“one of the most thorough and exhaustive treatments of philosophy’s recent encounters with animality … With both impressive scope and penetrating critique, Zoogenesis allows us to think through a comprehensive rearticulation of ‘the human’ in a radically subversive manner” – John Ó Maoilearca, Professor of Film Studies at Kingston University, London, and author of Postural Mutations: Laruelle and Nonhuman Philosophy (2015).
“Encounters between human living, and other living entities, and between fictive and imaginary, Aristotelian and Cartesian animals are here staged with respect to competing notions of life and value, of writing and of literature. … Richard Iveson reads a variety of sources with insight and discrimination, contributing highly effectively to this recently emergent and rapidly expanding new life form: zoogenesis” – Joanna Hodge, Professor of Philosophy at Manchester Metropolitan University, and author of Derrida on Time (2007).

Richard Iveson is Postdoctoral Research Fellow in the Centre for Critical and Cultural Studies at the University of Queensland, Australia. He has published widely on the “animal question” in contemporary philosophy and politics. His current project concerns the emergence of “posthuman” entities, the very existence of whom/which undermine traditional borders between the living and the nonliving.

As different as life from nonlife: Aristotle’s multiplicity and Heidegger’s directive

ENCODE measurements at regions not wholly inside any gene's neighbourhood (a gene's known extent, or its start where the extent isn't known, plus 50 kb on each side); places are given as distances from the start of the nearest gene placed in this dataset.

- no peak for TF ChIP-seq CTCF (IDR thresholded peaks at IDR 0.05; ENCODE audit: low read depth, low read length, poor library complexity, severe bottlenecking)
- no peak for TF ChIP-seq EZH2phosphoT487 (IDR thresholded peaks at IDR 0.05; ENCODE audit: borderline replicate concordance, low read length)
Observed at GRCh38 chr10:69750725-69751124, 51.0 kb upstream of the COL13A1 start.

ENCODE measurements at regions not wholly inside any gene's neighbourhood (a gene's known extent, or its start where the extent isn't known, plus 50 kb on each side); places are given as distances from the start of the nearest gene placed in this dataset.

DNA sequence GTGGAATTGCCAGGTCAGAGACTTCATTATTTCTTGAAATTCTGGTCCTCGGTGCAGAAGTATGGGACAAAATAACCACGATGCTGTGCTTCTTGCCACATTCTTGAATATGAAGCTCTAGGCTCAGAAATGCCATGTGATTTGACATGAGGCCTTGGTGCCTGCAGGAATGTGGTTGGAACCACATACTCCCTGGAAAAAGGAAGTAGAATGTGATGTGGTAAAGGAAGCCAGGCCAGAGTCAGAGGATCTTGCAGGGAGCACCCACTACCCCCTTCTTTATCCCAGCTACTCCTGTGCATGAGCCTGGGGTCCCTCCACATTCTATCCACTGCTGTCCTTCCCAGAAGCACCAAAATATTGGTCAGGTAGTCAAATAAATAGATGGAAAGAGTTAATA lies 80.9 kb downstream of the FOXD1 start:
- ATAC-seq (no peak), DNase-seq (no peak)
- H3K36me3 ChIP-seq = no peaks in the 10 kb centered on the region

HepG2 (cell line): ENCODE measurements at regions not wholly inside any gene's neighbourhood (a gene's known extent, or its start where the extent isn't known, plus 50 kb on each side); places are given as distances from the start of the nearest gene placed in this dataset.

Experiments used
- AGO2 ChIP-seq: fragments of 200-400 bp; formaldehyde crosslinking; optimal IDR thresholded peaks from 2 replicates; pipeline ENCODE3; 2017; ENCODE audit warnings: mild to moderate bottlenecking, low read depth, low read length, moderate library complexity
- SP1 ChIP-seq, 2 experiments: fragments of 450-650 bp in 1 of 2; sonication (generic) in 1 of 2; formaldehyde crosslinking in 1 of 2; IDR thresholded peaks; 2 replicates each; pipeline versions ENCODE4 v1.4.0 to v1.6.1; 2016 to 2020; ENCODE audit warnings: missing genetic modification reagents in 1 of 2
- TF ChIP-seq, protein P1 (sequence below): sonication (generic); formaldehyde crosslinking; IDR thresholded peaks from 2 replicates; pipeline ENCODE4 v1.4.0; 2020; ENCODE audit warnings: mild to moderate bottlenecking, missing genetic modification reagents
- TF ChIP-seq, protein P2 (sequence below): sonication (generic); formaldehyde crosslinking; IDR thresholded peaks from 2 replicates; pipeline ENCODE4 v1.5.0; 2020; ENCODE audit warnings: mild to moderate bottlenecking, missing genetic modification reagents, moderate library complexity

The following is the abstract of my paper to be presented at this year’s Society of European Philosophy (SEP) conference at Kingston as part of a panel which includes Professor Catherine Malabou:


Heidegger’s notion of es gibt posits both the triumph of indifference (in the form of “technological nihilism”) and its overcoming by way of a rare directive. Put simply, this “directive” gives rise to a “thoughtful speaking” that retrieves “humans from the intractability of nonbeings,” that is, from the status of mass-produced artifacts.[1] Nonetheless, claims Heidegger, “humanity” is “rushing headlong toward this goal of producing itself technologically,” a goal that would explode humanity’s “essence qua subjectivity” and move it into a “region” of absolute relativism synonymous with the nihilism of contemporary global capitalism. As such, “subjectivity” is “tranquilized” to the point of artifactual nonbeing, understood as “the most extreme nonessence in relation to φύσις-ούσία.”[2]